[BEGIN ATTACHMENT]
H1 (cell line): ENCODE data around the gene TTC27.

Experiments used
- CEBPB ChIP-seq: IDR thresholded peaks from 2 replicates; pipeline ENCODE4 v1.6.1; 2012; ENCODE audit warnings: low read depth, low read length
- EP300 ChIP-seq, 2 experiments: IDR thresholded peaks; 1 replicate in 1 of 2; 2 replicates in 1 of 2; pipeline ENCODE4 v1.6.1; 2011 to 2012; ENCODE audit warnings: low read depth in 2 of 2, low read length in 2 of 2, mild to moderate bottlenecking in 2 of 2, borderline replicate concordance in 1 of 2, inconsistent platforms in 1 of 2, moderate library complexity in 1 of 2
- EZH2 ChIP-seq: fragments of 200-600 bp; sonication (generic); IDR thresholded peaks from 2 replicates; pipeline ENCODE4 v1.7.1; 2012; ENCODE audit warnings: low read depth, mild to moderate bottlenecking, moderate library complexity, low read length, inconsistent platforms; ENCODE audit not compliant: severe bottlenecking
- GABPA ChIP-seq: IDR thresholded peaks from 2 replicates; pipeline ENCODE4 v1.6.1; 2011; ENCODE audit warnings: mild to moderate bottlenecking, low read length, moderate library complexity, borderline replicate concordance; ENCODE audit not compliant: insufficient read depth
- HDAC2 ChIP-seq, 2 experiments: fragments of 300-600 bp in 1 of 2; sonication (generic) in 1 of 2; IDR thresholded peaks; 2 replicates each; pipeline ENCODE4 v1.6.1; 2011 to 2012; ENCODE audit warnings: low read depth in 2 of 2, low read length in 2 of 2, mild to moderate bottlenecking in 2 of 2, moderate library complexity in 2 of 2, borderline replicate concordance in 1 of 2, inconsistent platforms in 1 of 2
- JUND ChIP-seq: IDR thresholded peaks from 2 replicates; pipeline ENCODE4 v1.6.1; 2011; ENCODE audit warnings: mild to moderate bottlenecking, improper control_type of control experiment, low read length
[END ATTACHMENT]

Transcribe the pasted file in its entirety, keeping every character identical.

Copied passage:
H1 (cell line): ENCODE data around the gene TTC27.

Experiments used
- CEBPB ChIP-seq: IDR thresholded peaks from 2 replicates; pipeline ENCODE4 v1.6.1; 2012; ENCODE audit warnings: low read depth, low read length
- EP300 ChIP-seq, 2 experiments: IDR thresholded peaks; 1 replicate in 1 of 2; 2 replicates in 1 of 2; pipeline ENCODE4 v1.6.1; 2011 to 2012; ENCODE audit warnings: low read depth in 2 of 2, low read length in 2 of 2, mild to moderate bottlenecking in 2 of 2, borderline replicate concordance in 1 of 2, inconsistent platforms in 1 of 2, moderate library complexity in 1 of 2
- EZH2 ChIP-seq: fragments of 200-600 bp; sonication (generic); IDR thresholded peaks from 2 replicates; pipeline ENCODE4 v1.7.1; 2012; ENCODE audit warnings: low read depth, mild to moderate bottlenecking, moderate library complexity, low read length, inconsistent platforms; ENCODE audit not compliant: severe bottlenecking
- GABPA ChIP-seq: IDR thresholded peaks from 2 replicates; pipeline ENCODE4 v1.6.1; 2011; ENCODE audit warnings: mild to moderate bottlenecking, low read length, moderate library complexity, borderline replicate concordance; ENCODE audit not compliant: insufficient read depth
- HDAC2 ChIP-seq, 2 experiments: fragments of 300-600 bp in 1 of 2; sonication (generic) in 1 of 2; IDR thresholded peaks; 2 replicates each; pipeline ENCODE4 v1.6.1; 2011 to 2012; ENCODE audit warnings: low read depth in 2 of 2, low read length in 2 of 2, mild to moderate bottlenecking in 2 of 2, moderate library complexity in 2 of 2, borderline replicate concordance in 1 of 2, inconsistent platforms in 1 of 2
- JUND ChIP-seq: IDR thresholded peaks from 2 replicates; pipeline ENCODE4 v1.6.1; 2011; ENCODE audit warnings: mild to moderate bottlenecking, improper control_type of control experiment, low read length